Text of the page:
Image: Ana Lanza

White House releases AI ‘bill of rights’ blueprint, calling for privacy protections

The White House's Office of Science and Technology released a blueprint for an artificial intelligence “Bill of Rights” Tuesday — outlining five protections for design and deployment of the technology, but laying out few concrete commitments. 

Among the blueprint’s areas of focus is data privacy, which researchers have long warned could be further compromised by artificial intelligence.

“These technologies can drive great innovations, like enabling early cancer detection or helping farmers grow food more efficiently,” the administration said in a press release. “But in the United States and abroad, people are increasingly being surveilled or ranked by automated systems in their workplaces and in their schools, in housing and banking, in healthcare and the legal system, and beyond.”

Those automated decisions can magnify existing inequities, the administration warned. The “bill of rights” includes protections against algorithmic “discrimination” and abusive data practices as well as proposes the rights of users to know when an automated system is being used, to “opt out” from certain certain tools, and access to human intervention.

The principles are not enforceable, but the administration pointed to work across the federal government on education, housing, and consumer protection in line with the blueprint. Some of that work is already in progress — including the Federal Trade Commission’s exploration of rules related to lax data security and commercial surveillance.

Center for Democracy and Technology President and CEO Alexandra Reeve Givens said the blueprint would be more effective if “built on a foundation set up by a comprehensive federal privacy law,” but praised the framework’s focus on privacy protection and the engagement of federal agencies.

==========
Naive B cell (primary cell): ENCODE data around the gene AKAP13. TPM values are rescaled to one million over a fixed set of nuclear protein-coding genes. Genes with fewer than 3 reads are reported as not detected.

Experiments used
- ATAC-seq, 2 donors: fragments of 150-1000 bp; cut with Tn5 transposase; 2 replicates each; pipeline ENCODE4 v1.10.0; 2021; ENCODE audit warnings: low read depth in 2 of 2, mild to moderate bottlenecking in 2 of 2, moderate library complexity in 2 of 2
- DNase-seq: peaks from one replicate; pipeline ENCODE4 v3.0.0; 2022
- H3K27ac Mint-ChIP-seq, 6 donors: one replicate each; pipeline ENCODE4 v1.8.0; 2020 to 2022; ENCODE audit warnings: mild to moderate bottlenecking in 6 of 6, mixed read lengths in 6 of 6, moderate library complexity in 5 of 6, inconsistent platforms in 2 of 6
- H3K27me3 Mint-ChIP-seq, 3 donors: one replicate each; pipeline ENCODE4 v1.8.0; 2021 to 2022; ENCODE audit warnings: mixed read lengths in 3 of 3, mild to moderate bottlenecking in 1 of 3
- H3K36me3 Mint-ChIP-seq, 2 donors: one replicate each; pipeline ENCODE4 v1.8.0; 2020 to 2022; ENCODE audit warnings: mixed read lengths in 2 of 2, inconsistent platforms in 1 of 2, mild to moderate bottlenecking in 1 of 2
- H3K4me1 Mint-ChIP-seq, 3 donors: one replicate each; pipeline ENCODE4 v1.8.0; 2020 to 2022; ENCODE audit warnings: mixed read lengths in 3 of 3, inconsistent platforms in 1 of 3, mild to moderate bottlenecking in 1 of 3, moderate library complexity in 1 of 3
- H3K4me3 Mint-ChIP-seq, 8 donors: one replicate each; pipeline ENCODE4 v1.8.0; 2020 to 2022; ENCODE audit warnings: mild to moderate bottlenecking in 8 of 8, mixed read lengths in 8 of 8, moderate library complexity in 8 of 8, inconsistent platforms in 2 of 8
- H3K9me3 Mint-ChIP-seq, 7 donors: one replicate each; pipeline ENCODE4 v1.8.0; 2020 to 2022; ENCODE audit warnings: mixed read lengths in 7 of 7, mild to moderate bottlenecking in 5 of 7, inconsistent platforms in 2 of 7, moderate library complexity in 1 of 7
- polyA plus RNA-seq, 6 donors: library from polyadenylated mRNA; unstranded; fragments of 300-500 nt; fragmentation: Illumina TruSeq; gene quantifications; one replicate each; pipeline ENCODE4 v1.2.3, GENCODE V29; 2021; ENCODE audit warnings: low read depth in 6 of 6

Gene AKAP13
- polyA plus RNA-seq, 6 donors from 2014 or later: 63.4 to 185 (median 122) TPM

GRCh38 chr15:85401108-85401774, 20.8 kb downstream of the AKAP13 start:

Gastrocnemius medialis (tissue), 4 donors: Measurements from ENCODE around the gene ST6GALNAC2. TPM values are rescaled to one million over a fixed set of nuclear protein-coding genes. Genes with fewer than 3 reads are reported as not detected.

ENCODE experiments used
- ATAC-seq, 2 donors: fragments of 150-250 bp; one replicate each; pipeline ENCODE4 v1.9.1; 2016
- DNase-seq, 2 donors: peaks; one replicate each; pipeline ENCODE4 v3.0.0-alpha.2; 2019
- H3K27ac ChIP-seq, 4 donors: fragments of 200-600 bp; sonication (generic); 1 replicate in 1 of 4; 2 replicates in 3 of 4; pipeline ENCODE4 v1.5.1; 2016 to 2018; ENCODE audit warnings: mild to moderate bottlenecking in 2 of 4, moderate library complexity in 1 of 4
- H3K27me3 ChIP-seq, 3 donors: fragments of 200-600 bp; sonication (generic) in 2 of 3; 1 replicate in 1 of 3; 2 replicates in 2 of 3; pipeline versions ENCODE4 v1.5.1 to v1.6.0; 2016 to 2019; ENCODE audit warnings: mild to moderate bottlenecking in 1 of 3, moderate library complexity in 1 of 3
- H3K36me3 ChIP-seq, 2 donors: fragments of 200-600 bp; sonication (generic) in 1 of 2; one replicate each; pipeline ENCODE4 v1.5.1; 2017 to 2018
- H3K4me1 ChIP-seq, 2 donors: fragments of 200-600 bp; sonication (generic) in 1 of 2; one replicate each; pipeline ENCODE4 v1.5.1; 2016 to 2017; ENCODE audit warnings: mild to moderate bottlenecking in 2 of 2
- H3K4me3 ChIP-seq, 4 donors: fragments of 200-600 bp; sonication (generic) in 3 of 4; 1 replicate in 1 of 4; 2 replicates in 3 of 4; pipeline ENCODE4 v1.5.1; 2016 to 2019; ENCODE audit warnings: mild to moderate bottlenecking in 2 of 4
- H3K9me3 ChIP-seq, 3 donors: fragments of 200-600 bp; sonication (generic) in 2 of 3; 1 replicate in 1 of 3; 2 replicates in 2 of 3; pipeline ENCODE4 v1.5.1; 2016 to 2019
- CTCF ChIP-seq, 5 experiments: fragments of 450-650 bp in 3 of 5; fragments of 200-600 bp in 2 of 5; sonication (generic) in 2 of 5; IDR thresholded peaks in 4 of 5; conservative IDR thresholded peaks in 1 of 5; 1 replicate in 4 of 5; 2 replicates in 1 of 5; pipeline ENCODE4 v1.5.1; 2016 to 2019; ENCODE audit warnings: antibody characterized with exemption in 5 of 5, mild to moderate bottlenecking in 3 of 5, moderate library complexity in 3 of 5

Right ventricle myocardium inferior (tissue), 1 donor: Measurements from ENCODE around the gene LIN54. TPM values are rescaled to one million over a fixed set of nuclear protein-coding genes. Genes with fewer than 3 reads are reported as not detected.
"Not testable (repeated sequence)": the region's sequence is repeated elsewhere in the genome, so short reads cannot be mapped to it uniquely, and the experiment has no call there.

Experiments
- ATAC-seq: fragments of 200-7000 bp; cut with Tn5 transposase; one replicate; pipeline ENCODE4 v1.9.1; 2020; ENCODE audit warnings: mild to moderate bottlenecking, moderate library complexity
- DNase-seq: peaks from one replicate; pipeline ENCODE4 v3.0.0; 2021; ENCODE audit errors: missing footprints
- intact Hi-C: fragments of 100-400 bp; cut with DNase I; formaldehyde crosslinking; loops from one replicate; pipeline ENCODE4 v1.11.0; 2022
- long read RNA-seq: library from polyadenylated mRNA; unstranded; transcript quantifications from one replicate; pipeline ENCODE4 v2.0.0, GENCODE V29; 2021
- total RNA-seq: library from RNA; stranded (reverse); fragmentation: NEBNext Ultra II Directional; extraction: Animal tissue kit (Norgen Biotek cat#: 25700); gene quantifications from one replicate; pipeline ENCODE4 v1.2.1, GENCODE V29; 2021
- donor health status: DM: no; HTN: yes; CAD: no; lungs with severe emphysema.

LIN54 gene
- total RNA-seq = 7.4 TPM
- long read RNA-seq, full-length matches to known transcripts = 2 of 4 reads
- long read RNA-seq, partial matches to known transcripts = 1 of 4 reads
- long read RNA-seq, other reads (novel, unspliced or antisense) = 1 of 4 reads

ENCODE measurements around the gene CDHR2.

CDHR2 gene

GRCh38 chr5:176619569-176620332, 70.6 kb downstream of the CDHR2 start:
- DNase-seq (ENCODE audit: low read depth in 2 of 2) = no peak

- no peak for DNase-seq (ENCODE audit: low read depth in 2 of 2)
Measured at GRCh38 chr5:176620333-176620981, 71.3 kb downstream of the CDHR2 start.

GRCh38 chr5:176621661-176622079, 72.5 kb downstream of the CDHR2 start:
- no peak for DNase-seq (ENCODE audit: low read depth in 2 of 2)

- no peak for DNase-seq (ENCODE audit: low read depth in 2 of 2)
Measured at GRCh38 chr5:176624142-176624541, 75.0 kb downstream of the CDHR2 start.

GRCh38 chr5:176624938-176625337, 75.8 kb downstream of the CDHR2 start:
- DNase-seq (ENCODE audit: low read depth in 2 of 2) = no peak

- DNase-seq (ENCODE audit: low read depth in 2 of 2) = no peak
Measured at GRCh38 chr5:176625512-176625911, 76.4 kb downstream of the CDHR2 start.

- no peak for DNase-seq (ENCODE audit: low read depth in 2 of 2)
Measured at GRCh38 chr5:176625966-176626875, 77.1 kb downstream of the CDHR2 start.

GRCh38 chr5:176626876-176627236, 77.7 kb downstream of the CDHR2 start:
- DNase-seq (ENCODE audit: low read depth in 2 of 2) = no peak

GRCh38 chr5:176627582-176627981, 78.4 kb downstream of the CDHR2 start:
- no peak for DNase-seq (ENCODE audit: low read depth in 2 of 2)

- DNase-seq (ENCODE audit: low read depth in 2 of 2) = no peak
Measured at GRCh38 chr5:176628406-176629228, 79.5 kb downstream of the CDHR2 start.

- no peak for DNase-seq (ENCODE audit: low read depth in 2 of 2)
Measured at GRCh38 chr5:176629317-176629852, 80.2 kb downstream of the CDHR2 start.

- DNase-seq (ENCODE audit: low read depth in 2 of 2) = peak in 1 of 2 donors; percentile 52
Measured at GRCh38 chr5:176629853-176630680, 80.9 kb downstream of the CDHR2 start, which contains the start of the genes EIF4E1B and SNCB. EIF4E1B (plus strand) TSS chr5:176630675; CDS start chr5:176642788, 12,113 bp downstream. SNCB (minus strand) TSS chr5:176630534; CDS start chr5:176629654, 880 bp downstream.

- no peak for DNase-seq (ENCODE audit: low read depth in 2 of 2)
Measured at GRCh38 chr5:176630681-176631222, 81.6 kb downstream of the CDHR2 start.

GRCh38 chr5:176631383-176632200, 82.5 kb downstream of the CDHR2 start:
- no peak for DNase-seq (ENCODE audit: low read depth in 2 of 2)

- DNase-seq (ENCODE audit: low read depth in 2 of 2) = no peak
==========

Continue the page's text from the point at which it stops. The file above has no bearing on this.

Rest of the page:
“Federal agencies can play an important role in improving standards for AI audits, and ensuring that any entity using AI — from employers to lenders, landlords, schools, benefits programs, and more — understands the risks and their responsibility to avoid them,” Reeve Givens said. “The government can also lead by example, by reforming its procurement policies and engaging in oversight of agency use.”

ReNika Moore, director of the American Civil Liberties Union’s Racial Justice Program, said the administration’s announcement of concrete actions by some agencies was encouraging, but called for further protections for how algorithms are used in policing and intelligence.

“The federal government must enforce these rights in the law enforcement and national security contexts, where the harms to people from automated systems are well-documented and more common and severe for marginalized groups, and where people’s liberty and due process rights are routinely at stake,” she said in a press release.

The U.S. intelligence community and Defense Department both follow their own previously set principles regarding ethical artificial intelligence use. The White House referenced those rules, which are similar but not identical, in its announcement.

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Andrea Peterson

Andrea Peterson

(they/them) is a longtime cybersecurity journalist who cut their teeth covering technology policy at ThinkProgress (RIP) and The Washington Post before doing deep-dive public records investigations at the Project on Government Oversight and American Oversight.